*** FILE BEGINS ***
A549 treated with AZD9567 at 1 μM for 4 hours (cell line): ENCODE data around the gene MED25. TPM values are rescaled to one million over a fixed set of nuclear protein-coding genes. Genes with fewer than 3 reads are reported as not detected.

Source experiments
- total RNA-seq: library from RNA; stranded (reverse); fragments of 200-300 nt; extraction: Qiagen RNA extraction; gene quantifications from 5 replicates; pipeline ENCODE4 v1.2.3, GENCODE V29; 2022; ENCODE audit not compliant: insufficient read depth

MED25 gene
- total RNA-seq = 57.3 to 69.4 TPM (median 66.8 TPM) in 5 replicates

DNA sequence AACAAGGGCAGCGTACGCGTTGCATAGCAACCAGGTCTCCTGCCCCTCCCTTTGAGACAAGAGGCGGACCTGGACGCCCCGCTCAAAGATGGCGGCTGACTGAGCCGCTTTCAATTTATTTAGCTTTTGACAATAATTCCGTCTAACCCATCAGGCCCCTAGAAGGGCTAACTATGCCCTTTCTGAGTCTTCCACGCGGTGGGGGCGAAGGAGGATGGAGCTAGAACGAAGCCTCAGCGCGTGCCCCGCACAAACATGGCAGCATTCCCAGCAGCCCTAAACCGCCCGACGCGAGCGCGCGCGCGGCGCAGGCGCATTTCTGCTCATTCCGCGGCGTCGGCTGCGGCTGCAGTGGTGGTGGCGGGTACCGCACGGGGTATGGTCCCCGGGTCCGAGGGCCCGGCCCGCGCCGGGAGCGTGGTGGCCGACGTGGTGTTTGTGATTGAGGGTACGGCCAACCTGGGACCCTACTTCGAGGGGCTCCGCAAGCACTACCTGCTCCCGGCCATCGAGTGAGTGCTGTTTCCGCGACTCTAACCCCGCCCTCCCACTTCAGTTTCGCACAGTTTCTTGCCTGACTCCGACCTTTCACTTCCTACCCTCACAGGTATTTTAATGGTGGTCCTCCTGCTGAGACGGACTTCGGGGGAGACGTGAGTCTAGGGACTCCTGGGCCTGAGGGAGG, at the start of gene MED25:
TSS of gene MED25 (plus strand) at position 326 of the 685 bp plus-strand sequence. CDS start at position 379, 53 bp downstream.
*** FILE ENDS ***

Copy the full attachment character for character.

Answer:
A549 treated with AZD9567 at 1 μM for 4 hours (cell line): ENCODE data around the gene MED25. TPM values are rescaled to one million over a fixed set of nuclear protein-coding genes. Genes with fewer than 3 reads are reported as not detected.

Source experiments
- total RNA-seq: library from RNA; stranded (reverse); fragments of 200-300 nt; extraction: Qiagen RNA extraction; gene quantifications from 5 replicates; pipeline ENCODE4 v1.2.3, GENCODE V29; 2022; ENCODE audit not compliant: insufficient read depth

MED25 gene
- total RNA-seq = 57.3 to 69.4 TPM (median 66.8 TPM) in 5 replicates

DNA sequence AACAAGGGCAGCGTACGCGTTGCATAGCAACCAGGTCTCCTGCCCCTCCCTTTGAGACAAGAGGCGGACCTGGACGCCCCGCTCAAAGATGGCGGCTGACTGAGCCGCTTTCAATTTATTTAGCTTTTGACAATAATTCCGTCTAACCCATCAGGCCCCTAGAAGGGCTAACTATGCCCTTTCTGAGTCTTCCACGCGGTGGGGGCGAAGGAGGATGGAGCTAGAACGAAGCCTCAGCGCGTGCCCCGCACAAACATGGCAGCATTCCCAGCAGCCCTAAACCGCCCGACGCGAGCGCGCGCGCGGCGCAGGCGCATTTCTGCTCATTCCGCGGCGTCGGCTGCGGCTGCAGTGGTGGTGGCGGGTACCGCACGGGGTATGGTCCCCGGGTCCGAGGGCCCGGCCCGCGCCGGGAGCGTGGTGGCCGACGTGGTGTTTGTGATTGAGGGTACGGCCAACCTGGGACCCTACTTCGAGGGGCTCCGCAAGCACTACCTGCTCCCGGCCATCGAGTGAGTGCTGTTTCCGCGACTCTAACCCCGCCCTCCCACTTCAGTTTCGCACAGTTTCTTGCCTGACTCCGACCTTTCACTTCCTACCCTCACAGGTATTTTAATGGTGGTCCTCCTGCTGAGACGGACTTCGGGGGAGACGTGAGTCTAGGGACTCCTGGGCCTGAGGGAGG, at the start of gene MED25:
TSS of gene MED25 (plus strand) at position 326 of the 685 bp plus-strand sequence. CDS start at position 379, 53 bp downstream.